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Determining Mode of Trial. Edition No. 1

  • ID: 1908715
  • October 2009
  • 208 Pages
  • VDM Publishing House
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The criminal justice system in England and Wales has seen an extension of summary jurisdiction; for reasons of cost and efficiency successive reforms have aimed at reducing the number of cases that are sent to the Crown Court. To shed light on this process, this book examines the dynamics of the mode of trial decision. It does so via a theoretical framework that explores different influences upon social interaction; psychobiography, the courtroom setting, the dynamics of interaction and wider social structures that frame behaviour. This is conducted through an examination of the narrative (re)production practices of courtroom professionals. The findings suggest that legal considerations dominate the mode of trial process; however, where discretion remains, sociological influences can be ascertained as impacting upon behaviour. Also, the legal narratives (re)produced in the courtroom speak to the nature of law. Law translates stories into narratives that are appropriate for the legal process. As a result, the voices of the participants are lost. This book will be of interest to students, academics and professionals with an interest in criminal justice or narrative analysis.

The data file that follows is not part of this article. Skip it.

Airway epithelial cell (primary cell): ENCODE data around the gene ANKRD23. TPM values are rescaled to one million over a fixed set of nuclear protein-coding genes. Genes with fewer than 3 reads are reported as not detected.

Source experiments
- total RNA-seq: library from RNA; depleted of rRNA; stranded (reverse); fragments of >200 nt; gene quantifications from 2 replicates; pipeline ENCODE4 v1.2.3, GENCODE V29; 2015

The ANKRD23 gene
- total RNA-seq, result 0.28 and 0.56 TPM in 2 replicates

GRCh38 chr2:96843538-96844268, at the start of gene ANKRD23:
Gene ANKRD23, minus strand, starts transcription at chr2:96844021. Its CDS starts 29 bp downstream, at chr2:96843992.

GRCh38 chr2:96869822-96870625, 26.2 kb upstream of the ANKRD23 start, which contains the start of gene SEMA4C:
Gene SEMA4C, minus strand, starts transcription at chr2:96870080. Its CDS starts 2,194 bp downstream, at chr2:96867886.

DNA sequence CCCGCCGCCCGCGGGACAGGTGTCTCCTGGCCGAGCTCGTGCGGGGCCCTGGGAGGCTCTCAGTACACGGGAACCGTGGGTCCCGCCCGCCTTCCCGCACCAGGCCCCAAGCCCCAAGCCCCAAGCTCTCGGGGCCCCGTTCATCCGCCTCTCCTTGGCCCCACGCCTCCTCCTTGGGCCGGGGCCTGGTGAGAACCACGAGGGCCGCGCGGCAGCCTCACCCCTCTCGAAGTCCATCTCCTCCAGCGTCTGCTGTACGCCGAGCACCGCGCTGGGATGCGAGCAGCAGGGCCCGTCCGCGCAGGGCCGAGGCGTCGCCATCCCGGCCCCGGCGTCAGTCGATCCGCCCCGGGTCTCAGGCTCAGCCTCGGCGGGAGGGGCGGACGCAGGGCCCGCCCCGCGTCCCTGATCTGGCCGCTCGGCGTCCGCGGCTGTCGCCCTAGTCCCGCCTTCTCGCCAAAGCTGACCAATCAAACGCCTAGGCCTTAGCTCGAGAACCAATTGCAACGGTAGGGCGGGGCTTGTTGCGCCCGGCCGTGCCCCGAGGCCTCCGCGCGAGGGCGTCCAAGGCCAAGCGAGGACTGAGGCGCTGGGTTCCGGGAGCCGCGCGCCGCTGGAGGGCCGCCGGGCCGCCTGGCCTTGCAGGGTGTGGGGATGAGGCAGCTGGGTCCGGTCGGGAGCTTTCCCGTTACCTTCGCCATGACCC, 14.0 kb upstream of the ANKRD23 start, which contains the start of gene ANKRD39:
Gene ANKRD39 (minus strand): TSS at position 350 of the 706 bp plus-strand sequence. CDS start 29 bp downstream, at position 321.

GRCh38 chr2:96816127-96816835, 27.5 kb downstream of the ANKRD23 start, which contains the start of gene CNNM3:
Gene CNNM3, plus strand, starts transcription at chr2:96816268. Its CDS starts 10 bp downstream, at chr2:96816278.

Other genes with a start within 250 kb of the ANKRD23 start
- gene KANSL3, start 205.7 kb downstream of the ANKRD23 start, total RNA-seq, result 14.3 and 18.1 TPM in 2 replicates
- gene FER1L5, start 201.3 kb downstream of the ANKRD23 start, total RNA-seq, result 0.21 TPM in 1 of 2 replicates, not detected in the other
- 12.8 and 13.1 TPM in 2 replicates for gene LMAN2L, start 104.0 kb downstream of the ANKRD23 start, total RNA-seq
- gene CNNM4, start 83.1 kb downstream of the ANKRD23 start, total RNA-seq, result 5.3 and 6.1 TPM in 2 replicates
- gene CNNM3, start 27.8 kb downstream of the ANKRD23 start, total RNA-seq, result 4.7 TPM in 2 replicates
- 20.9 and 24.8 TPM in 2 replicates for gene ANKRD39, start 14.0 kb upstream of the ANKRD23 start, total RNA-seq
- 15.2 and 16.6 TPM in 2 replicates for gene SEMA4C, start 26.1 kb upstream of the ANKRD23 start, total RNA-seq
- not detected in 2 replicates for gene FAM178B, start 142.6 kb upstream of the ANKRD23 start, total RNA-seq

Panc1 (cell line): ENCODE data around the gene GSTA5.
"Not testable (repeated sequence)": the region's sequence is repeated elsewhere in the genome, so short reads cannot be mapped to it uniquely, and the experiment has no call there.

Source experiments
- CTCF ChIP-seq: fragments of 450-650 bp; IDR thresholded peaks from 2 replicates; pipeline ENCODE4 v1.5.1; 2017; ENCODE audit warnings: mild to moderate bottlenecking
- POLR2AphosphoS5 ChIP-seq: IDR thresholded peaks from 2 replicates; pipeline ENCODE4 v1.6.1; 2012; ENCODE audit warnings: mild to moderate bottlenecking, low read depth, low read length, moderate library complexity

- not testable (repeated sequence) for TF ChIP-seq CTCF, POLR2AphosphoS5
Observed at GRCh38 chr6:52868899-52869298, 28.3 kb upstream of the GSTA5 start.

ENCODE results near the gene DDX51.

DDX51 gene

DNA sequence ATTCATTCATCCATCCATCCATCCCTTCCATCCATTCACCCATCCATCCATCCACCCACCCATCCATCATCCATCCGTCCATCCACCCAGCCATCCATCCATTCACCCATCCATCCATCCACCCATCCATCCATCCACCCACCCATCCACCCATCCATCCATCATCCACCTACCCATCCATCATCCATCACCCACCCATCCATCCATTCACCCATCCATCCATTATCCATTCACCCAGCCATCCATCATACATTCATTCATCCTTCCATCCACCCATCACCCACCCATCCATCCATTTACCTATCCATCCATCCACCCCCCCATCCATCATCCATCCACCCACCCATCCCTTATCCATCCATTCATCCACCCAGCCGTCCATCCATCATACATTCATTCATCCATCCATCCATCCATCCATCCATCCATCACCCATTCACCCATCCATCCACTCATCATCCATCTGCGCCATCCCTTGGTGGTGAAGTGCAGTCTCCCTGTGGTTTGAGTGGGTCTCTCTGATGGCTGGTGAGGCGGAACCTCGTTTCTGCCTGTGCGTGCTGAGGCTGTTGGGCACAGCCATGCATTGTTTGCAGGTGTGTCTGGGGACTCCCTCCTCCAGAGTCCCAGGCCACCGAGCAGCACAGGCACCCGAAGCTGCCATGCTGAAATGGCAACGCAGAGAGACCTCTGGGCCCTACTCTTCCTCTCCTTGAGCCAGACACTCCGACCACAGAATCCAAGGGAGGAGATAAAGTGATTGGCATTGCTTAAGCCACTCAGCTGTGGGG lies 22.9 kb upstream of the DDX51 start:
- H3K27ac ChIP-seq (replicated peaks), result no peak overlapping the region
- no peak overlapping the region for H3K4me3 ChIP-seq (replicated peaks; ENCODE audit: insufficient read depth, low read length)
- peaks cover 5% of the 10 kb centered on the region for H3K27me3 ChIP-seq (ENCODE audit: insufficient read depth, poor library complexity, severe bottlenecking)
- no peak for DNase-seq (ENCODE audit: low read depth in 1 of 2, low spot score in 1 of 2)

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Steven, Cammiss.
Steven Cammiss, LLB, LLM, PhD: Lecturer in Law at the University of Leicester.

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